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Nucleic Acids Res. 2014 Mar;42(5):e34. doi: 10.1093/nar/gkt1290. Epub 2013 Dec 4.

DICE, an efficient system for iterative genomic editing in human pluripotent stem cells.

Author information

1
Department of Genetics, Stanford University, Stanford, CA 94305, USA, Institute for Stem Cell Biology and Regenerative Medicine, Stanford University, Stanford, CA 94305, USA, Howard Hughes Medical Institute and Department of Biology, Stanford University, Stanford, CA 94305, USA, Parkinson's Institute and Clinical Center, Sunnyvale, CA 94085, USA and Stanford Transgenic Research Facility, Stanford University, Stanford, CA 94305, USA.

Abstract

To reveal the full potential of human pluripotent stem cells, new methods for rapid, site-specific genomic engineering are needed. Here, we describe a system for precise genetic modification of human embryonic stem cells (ESCs) and induced pluripotent stem cells (iPSCs). We identified a novel human locus, H11, located in a safe, intergenic, transcriptionally active region of chromosome 22, as the recipient site, to provide robust, ubiquitous expression of inserted genes. Recipient cell lines were established by site-specific placement of a 'landing pad' cassette carrying attP sites for phiC31 and Bxb1 integrases at the H11 locus by spontaneous or TALEN-assisted homologous recombination. Dual integrase cassette exchange (DICE) mediated by phiC31 and Bxb1 integrases was used to insert genes of interest flanked by phiC31 and Bxb1 attB sites at the H11 locus, replacing the landing pad. This system provided complete control over content, direction and copy number of inserted genes, with a specificity of 100%. A series of genes, including mCherry and various combinations of the neural transcription factors LMX1a, FOXA2 and OTX2, were inserted in recipient cell lines derived from H9 ESC, as well as iPSC lines derived from a Parkinson's disease patient and a normal sibling control. The DICE system offers rapid, efficient and precise gene insertion in ESC and iPSC and is particularly well suited for repeated modifications of the same locus.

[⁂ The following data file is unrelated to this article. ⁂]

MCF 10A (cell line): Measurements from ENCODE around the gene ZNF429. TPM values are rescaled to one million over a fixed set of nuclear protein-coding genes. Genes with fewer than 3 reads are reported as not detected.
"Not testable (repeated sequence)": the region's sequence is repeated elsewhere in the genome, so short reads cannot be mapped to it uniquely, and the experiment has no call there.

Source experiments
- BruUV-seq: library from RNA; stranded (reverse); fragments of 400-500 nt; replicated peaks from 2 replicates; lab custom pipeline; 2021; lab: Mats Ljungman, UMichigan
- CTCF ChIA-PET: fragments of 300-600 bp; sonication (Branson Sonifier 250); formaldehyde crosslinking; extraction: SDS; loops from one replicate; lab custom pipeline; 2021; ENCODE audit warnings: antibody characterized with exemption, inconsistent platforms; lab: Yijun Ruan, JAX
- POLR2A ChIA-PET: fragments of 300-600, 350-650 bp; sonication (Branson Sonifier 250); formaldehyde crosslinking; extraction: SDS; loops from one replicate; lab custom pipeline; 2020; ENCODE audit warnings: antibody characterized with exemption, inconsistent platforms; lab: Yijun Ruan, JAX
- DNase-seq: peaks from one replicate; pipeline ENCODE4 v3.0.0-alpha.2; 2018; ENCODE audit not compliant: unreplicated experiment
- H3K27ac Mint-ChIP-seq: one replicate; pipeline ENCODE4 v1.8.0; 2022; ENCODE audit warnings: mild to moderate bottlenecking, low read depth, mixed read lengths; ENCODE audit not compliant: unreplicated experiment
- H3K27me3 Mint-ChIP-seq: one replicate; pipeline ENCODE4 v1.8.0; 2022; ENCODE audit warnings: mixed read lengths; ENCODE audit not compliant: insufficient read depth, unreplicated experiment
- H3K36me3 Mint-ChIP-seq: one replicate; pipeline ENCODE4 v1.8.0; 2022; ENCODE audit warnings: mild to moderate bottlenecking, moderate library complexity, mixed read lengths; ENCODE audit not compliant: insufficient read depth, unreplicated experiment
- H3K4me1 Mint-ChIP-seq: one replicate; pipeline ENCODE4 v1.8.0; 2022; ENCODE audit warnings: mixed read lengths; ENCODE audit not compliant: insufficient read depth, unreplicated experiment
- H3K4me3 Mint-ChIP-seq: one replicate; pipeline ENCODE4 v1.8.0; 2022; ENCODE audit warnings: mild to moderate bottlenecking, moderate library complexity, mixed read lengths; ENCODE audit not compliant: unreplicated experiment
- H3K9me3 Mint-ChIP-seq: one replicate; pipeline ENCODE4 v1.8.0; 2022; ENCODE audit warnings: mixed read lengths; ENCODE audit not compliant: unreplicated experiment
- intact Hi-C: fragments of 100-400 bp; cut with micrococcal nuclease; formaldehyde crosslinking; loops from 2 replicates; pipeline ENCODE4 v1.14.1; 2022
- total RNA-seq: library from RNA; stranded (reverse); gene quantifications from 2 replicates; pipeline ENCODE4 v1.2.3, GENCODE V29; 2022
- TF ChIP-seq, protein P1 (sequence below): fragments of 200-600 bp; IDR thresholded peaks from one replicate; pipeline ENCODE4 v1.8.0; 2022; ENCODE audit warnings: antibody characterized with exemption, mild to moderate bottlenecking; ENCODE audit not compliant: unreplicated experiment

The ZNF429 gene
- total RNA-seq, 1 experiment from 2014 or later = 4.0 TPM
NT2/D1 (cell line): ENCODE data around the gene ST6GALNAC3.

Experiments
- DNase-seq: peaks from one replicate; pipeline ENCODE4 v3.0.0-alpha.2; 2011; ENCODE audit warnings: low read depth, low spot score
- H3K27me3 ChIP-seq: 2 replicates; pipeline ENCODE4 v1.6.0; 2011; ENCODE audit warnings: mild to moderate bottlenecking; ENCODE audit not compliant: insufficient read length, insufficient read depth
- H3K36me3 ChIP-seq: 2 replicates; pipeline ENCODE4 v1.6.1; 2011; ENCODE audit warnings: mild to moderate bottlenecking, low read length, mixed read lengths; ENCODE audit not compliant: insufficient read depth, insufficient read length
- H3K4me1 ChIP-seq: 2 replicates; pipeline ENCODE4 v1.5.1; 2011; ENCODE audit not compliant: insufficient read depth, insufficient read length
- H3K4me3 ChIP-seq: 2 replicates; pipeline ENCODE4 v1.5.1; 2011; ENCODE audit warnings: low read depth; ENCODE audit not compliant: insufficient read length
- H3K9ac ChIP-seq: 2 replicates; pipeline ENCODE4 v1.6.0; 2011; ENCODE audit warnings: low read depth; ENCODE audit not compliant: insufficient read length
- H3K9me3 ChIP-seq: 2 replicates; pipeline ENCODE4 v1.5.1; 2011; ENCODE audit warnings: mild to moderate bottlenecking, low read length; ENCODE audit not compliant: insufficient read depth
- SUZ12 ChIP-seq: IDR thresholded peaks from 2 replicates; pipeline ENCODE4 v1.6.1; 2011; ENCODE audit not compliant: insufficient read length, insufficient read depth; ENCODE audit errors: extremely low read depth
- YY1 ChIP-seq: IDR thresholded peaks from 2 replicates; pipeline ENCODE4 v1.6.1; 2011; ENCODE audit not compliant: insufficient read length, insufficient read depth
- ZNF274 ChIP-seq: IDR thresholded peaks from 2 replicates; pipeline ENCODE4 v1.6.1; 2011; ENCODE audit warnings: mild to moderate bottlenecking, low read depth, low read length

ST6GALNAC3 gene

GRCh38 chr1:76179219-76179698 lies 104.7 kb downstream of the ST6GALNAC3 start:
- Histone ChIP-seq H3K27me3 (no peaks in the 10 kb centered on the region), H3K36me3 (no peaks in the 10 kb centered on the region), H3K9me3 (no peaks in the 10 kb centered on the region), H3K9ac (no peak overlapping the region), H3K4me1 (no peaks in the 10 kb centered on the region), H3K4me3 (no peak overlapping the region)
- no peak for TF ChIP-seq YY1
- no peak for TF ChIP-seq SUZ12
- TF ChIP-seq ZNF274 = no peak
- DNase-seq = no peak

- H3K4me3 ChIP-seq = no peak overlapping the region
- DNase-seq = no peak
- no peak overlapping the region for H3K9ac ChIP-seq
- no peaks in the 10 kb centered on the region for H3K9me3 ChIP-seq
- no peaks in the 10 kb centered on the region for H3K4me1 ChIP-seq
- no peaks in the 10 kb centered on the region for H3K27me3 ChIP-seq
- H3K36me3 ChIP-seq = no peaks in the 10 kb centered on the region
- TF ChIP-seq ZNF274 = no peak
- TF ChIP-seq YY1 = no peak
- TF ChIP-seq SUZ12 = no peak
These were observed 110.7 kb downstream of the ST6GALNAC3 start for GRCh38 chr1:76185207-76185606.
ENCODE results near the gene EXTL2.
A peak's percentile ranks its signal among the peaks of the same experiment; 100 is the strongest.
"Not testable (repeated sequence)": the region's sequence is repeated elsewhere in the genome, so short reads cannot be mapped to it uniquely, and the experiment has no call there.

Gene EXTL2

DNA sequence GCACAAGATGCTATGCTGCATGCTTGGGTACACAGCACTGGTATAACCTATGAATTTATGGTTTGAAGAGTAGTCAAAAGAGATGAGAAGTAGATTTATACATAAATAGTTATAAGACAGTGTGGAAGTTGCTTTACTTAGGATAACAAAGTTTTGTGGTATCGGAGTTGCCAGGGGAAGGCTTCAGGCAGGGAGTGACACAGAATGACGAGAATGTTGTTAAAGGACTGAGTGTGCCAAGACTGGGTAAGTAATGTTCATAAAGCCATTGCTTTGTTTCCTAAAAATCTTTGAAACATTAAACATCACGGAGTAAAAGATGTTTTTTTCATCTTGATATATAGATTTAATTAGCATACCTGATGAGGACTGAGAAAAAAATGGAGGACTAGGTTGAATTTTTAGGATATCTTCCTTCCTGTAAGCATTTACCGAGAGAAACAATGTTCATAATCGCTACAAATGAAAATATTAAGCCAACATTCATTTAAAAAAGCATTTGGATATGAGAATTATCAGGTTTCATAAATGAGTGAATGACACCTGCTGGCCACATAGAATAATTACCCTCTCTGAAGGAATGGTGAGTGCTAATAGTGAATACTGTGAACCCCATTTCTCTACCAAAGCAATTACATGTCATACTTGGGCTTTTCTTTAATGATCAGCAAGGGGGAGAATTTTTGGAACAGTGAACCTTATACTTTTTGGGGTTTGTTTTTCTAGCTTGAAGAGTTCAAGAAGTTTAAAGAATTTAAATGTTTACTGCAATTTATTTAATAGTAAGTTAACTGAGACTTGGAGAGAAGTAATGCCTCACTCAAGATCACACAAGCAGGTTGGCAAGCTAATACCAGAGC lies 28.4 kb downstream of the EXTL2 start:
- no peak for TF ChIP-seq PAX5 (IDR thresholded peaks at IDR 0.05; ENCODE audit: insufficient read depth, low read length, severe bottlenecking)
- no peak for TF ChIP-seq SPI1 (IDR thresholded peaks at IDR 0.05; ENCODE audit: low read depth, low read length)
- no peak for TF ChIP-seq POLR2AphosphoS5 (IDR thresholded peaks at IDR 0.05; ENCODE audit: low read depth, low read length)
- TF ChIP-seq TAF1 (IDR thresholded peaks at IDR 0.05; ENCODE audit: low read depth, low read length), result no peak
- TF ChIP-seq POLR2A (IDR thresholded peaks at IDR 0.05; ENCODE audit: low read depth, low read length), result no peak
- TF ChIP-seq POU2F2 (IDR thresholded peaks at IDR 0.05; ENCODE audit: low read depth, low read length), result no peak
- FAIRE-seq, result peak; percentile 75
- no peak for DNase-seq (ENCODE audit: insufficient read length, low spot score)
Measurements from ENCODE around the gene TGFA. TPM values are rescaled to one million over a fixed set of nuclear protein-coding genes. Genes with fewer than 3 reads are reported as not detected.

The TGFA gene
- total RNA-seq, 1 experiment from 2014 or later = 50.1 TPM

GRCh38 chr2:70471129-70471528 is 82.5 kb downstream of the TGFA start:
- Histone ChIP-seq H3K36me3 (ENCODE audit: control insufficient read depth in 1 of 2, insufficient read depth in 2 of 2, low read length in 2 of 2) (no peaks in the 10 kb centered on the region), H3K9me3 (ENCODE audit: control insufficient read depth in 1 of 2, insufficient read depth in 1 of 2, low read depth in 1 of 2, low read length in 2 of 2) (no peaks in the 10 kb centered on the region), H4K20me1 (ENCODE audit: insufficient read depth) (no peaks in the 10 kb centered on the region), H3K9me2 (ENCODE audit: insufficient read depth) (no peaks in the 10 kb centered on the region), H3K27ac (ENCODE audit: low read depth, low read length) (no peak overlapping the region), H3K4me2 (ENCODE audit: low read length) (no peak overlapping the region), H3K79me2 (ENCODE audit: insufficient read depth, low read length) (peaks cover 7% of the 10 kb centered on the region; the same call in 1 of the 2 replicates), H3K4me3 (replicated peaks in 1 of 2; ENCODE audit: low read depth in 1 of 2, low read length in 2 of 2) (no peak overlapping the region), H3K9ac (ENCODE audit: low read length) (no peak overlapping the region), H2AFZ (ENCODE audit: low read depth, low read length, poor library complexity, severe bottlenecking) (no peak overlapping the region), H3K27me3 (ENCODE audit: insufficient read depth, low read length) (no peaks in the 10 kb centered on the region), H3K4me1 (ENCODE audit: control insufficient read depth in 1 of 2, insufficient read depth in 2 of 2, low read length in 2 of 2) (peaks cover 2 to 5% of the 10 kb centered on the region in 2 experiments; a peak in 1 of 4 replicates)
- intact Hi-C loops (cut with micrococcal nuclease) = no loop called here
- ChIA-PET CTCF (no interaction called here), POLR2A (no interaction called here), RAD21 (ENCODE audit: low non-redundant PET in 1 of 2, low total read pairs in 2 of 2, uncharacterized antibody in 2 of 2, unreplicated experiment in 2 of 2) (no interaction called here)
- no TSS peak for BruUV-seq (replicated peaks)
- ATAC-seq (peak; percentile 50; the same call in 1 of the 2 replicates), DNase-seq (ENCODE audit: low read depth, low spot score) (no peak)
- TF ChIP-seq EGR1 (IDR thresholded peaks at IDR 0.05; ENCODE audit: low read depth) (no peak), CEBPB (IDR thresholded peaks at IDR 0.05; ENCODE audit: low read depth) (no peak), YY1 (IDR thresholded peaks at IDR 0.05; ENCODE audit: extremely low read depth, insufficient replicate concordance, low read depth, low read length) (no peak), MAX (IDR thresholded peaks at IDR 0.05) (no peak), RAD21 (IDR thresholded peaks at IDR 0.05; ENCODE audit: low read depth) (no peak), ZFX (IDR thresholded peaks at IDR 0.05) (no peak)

PMID:
24304893
PMCID:
PMC3950688
DOI:
10.1093/nar/gkt1290
[Indexed for MEDLINE]
Free PMC Article

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